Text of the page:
Published Jun 12, 2016In stark contrast to the bombastic madness of other sets, Germany's Gaiser started, and remained, ridiculously consistent. He's generally known to have incredibly subtle sets, and in terms of most electronic acts at Bestival he was just that.
In terms of Gaiser, however, he played a lot more to the crowd in front of him. There were plenty of little build-ups and bass drops in there to help the audience along, something that might have been slipped in simply because of the fact that he was at a festival with all types, as opposed to club full of techno fans. Still, we're not talking about hand-holding the crowd to any degree. Mostly, his bass lines went on for what seemed like eons, only shifting slightly throughout.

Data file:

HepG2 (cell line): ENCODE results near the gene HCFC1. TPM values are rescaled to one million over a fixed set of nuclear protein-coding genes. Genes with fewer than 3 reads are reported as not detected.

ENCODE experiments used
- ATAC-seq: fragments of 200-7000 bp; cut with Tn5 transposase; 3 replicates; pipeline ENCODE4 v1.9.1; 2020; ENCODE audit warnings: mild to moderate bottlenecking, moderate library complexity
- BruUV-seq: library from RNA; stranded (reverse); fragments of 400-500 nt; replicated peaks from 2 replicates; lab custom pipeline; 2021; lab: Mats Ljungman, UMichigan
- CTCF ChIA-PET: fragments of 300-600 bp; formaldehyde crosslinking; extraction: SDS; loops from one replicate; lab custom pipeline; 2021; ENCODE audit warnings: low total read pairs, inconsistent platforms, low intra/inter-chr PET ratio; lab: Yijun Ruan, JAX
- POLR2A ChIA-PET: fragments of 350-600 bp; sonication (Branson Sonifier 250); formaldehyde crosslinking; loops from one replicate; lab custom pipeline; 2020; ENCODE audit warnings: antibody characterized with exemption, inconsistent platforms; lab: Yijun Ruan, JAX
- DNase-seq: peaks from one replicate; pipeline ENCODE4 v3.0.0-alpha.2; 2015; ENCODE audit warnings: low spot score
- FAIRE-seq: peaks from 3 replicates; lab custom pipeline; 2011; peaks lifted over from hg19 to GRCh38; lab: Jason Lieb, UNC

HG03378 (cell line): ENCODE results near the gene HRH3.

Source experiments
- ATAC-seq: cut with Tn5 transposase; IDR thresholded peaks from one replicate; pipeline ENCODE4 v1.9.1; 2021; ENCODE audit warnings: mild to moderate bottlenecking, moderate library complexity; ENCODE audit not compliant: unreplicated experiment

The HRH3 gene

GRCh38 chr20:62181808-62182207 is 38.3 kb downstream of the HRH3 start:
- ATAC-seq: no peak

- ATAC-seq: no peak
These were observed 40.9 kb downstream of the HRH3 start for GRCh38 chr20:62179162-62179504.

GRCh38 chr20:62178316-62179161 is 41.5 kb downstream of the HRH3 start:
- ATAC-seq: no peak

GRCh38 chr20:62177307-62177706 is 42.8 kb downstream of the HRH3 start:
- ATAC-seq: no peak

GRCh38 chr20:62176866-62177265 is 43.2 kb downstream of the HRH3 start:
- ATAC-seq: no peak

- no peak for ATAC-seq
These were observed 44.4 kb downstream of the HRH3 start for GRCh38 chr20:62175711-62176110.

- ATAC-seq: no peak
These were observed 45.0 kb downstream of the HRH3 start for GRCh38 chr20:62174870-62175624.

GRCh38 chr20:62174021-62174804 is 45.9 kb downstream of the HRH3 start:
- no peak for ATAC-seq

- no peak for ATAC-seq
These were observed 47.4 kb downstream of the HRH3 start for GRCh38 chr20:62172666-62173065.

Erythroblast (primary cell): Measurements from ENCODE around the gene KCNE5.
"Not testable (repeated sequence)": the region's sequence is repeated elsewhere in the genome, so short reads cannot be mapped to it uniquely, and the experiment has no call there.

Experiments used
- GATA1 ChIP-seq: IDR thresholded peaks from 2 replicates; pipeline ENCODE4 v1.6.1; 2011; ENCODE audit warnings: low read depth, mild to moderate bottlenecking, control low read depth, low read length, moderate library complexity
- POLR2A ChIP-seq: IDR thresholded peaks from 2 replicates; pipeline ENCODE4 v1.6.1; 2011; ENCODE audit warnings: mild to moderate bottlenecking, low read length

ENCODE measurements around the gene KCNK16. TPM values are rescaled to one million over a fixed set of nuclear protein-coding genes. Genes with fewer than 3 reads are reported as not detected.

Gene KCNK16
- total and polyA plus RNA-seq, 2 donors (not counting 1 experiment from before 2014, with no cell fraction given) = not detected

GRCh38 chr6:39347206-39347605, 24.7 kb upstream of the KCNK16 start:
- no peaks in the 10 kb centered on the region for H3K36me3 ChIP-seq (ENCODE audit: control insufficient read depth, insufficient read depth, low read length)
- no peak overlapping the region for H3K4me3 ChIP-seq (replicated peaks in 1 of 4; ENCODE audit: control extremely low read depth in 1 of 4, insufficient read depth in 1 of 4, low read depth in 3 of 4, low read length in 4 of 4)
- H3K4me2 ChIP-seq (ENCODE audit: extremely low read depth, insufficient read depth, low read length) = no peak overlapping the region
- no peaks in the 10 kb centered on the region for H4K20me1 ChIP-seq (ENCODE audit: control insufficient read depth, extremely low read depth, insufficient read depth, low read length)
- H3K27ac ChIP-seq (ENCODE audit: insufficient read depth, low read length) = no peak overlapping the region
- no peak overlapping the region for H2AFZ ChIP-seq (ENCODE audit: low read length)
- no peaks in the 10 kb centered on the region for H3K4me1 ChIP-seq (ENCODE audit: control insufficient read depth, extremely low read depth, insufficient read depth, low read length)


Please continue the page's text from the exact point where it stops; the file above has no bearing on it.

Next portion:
With a lot of Bestival's electronic acts falling somewhere between big, noisy trap and pop-leaning dance music, Gaiser's ever-moving set of slick minimal techno was a welcome treat. His show was a master course in how to stay at the same pace while somehow upping the energy with every track.
As his set came to a close and Joris Voorn began to set up for his show, the cramped Bollywood stage took on a strange scene: with Gaiser, Voorn, and two unknowns all donned in black t-shirts and sunglasses, it looked like a hip Kraftwerk had just arrived — they were looking like Kraftwerk, but sounding like Minilogue, which isn't a bad combo by any means.